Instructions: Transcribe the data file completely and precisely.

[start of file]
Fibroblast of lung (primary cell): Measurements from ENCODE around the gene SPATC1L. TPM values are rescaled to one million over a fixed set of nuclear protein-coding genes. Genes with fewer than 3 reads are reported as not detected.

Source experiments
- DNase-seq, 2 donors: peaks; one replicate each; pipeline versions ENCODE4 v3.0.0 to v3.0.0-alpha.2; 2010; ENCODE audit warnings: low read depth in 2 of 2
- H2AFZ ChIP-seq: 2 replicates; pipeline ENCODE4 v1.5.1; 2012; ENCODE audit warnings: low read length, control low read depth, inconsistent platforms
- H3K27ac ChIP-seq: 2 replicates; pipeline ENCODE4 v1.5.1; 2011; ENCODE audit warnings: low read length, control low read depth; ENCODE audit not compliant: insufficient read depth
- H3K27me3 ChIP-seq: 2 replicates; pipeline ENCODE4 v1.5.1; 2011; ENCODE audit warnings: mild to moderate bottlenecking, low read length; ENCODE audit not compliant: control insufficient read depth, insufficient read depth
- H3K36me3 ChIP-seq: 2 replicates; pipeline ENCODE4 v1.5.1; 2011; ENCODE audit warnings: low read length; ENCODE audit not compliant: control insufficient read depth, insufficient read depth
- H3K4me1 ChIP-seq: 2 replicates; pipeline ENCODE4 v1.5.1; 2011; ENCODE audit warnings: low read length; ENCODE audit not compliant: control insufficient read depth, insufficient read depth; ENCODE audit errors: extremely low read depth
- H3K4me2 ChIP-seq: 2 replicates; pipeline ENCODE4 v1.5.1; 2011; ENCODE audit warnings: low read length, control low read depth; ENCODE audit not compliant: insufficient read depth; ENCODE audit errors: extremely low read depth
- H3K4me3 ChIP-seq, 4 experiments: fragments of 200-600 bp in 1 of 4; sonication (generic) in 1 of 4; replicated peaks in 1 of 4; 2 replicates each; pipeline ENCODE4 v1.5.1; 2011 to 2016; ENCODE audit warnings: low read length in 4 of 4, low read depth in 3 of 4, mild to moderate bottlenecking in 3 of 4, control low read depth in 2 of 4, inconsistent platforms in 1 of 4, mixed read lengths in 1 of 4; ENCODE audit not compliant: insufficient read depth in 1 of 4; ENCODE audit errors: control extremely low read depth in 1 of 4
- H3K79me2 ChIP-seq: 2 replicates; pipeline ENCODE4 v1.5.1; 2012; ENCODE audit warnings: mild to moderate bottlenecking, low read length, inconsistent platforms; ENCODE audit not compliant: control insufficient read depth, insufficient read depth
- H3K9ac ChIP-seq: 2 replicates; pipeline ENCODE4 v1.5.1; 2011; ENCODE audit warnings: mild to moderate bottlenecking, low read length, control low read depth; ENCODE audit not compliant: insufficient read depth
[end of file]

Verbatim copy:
Fibroblast of lung (primary cell): Measurements from ENCODE around the gene SPATC1L. TPM values are rescaled to one million over a fixed set of nuclear protein-coding genes. Genes with fewer than 3 reads are reported as not detected.

Source experiments
- DNase-seq, 2 donors: peaks; one replicate each; pipeline versions ENCODE4 v3.0.0 to v3.0.0-alpha.2; 2010; ENCODE audit warnings: low read depth in 2 of 2
- H2AFZ ChIP-seq: 2 replicates; pipeline ENCODE4 v1.5.1; 2012; ENCODE audit warnings: low read length, control low read depth, inconsistent platforms
- H3K27ac ChIP-seq: 2 replicates; pipeline ENCODE4 v1.5.1; 2011; ENCODE audit warnings: low read length, control low read depth; ENCODE audit not compliant: insufficient read depth
- H3K27me3 ChIP-seq: 2 replicates; pipeline ENCODE4 v1.5.1; 2011; ENCODE audit warnings: mild to moderate bottlenecking, low read length; ENCODE audit not compliant: control insufficient read depth, insufficient read depth
- H3K36me3 ChIP-seq: 2 replicates; pipeline ENCODE4 v1.5.1; 2011; ENCODE audit warnings: low read length; ENCODE audit not compliant: control insufficient read depth, insufficient read depth
- H3K4me1 ChIP-seq: 2 replicates; pipeline ENCODE4 v1.5.1; 2011; ENCODE audit warnings: low read length; ENCODE audit not compliant: control insufficient read depth, insufficient read depth; ENCODE audit errors: extremely low read depth
- H3K4me2 ChIP-seq: 2 replicates; pipeline ENCODE4 v1.5.1; 2011; ENCODE audit warnings: low read length, control low read depth; ENCODE audit not compliant: insufficient read depth; ENCODE audit errors: extremely low read depth
- H3K4me3 ChIP-seq, 4 experiments: fragments of 200-600 bp in 1 of 4; sonication (generic) in 1 of 4; replicated peaks in 1 of 4; 2 replicates each; pipeline ENCODE4 v1.5.1; 2011 to 2016; ENCODE audit warnings: low read length in 4 of 4, low read depth in 3 of 4, mild to moderate bottlenecking in 3 of 4, control low read depth in 2 of 4, inconsistent platforms in 1 of 4, mixed read lengths in 1 of 4; ENCODE audit not compliant: insufficient read depth in 1 of 4; ENCODE audit errors: control extremely low read depth in 1 of 4
- H3K79me2 ChIP-seq: 2 replicates; pipeline ENCODE4 v1.5.1; 2012; ENCODE audit warnings: mild to moderate bottlenecking, low read length, inconsistent platforms; ENCODE audit not compliant: control insufficient read depth, insufficient read depth
- H3K9ac ChIP-seq: 2 replicates; pipeline ENCODE4 v1.5.1; 2011; ENCODE audit warnings: mild to moderate bottlenecking, low read length, control low read depth; ENCODE audit not compliant: insufficient read depth